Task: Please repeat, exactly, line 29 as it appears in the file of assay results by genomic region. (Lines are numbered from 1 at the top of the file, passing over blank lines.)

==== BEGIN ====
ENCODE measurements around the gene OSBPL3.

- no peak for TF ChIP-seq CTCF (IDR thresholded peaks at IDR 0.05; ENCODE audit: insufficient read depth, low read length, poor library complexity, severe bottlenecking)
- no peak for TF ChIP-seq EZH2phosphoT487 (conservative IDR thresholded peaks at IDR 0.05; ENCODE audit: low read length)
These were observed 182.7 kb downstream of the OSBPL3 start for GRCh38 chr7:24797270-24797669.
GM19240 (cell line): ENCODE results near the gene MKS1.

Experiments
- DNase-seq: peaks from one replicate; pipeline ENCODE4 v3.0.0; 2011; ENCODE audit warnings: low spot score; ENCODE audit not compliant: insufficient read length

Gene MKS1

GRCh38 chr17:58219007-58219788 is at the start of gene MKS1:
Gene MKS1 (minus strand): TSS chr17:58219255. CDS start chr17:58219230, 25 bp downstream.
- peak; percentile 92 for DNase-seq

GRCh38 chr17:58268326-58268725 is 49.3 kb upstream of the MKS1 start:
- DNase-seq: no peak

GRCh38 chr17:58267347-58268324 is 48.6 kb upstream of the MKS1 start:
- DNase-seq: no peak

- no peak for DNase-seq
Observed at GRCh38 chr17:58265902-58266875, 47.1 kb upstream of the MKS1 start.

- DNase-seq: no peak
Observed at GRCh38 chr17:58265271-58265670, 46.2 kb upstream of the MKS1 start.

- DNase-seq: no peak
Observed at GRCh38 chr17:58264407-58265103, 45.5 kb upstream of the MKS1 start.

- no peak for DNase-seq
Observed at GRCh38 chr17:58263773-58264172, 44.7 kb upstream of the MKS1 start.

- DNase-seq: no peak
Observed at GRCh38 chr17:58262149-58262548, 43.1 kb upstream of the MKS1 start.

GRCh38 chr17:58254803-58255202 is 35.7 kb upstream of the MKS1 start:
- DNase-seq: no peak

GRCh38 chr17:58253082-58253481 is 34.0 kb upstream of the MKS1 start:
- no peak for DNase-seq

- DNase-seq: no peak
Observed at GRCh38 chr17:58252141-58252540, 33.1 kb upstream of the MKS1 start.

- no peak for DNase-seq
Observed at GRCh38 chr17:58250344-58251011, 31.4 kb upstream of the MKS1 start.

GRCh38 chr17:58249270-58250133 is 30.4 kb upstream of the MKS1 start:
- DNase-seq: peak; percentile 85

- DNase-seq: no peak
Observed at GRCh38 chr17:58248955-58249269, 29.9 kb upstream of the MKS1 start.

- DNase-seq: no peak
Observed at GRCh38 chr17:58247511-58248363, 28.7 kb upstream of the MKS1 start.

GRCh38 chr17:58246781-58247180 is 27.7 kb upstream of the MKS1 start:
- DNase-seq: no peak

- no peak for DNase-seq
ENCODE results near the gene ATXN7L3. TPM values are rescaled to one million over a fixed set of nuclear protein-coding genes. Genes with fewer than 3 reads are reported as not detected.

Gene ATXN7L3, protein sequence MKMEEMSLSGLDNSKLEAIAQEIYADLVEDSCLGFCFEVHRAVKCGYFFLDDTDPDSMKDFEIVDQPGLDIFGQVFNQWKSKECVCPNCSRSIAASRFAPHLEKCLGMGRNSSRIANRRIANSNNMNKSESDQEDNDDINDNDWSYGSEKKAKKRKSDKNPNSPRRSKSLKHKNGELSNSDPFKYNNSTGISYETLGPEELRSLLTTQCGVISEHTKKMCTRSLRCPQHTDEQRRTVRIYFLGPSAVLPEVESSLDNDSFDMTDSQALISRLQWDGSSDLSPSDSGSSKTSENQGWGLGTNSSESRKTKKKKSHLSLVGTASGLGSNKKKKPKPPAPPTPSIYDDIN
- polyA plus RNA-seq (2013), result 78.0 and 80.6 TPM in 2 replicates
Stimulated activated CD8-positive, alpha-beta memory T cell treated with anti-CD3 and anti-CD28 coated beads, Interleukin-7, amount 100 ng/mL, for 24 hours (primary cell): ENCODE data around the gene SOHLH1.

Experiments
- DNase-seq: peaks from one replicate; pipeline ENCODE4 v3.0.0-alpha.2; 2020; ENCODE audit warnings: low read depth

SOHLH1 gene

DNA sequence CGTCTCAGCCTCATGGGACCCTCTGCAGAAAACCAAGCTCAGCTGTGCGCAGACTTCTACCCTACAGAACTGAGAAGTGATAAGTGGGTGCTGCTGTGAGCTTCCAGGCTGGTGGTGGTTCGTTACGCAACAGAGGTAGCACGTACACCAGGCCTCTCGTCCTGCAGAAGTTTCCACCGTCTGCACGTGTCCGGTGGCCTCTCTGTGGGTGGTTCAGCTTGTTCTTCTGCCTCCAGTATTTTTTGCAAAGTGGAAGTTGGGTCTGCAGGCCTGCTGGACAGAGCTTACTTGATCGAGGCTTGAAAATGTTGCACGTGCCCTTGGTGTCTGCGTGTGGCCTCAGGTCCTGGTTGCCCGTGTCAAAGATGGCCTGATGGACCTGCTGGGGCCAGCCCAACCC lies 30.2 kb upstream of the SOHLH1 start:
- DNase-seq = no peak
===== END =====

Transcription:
- no peak for DNase-seq